Among them are Preppies and Yos (students who favor "gangsta" fashions and music), Jocks and Trenchies. There are Headbangers who favor heavy metal music, Skaters who are partial to skateboards, Techies who man the drama department's backstage crews, Nerds and honor students all part of an array of irregular social groups that operate beneath the school's more formal network of school-sanctioned clubs.
They are organized in a loose hierarchy Jocks at the top, Trenchies near the bottom and form around common interests: ethnicity, neighborhoods or friendships carried over from days together at Benjamin Banneker or Briggs Chaney middle schools, which feed Paint Branch. Some of the labels are slurs, applied by rival cliques, while others are worn with clubby pride. McCarthy, the cheerleader, says: "They call us ditzes, snobs. But we're not, and I hope we wouldn't be stereotyped."
In the crowded cafeteria and parking lot, students point out the Korean Corner and Chinatown, derisive terms used to describe the patch of blacktop or lunch table near the Frutopia machine populated by Asian students. Son Nguyen, a 19-year-old senior, sits with two fellow Vietnamese students and a girl from China. "We all went to Briggs Chaney," he says. "And we go to the same church."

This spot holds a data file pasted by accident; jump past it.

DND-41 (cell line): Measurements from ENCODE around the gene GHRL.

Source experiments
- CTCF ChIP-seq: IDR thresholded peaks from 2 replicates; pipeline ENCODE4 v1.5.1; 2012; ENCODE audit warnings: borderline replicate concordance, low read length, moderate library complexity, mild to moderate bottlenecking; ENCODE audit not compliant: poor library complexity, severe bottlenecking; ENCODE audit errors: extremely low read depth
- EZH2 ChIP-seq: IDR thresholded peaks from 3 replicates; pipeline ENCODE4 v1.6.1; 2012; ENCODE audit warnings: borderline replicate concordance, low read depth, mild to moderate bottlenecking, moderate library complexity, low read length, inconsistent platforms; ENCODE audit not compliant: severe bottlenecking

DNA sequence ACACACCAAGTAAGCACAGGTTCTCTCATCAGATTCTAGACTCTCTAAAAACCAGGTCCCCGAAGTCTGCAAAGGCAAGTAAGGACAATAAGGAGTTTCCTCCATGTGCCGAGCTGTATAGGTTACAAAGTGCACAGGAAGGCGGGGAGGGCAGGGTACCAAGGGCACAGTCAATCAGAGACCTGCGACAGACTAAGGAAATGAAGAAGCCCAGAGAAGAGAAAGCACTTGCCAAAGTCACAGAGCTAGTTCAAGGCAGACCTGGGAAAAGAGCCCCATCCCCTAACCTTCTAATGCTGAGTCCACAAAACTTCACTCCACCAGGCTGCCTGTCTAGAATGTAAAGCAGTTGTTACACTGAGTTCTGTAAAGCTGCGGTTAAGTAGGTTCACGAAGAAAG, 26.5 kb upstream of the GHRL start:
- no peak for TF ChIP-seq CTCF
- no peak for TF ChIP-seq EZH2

The Preppies, known by critics as the 90210s after the television show popularizing lavish high school lifestyles, carve out a spot at the center of the lot to listen to rappers Cypress Hill and plot after-school plans. Several are wearing Abercrombie & Fitch T-shirts. The Trenchies have the Dead Zone, the Jocks the weight room. Kelly McDonnell, a school security guard, says "the Jocks rule the school."
Duane Frazier, a social studies teacher, views group membership as a natural part of the way students form values and an identity. He compares it to the way an adult selects a political party sounding out members and deciding to join based on common interests.
"Kids pick friends and groups in much the same way," Frazier says.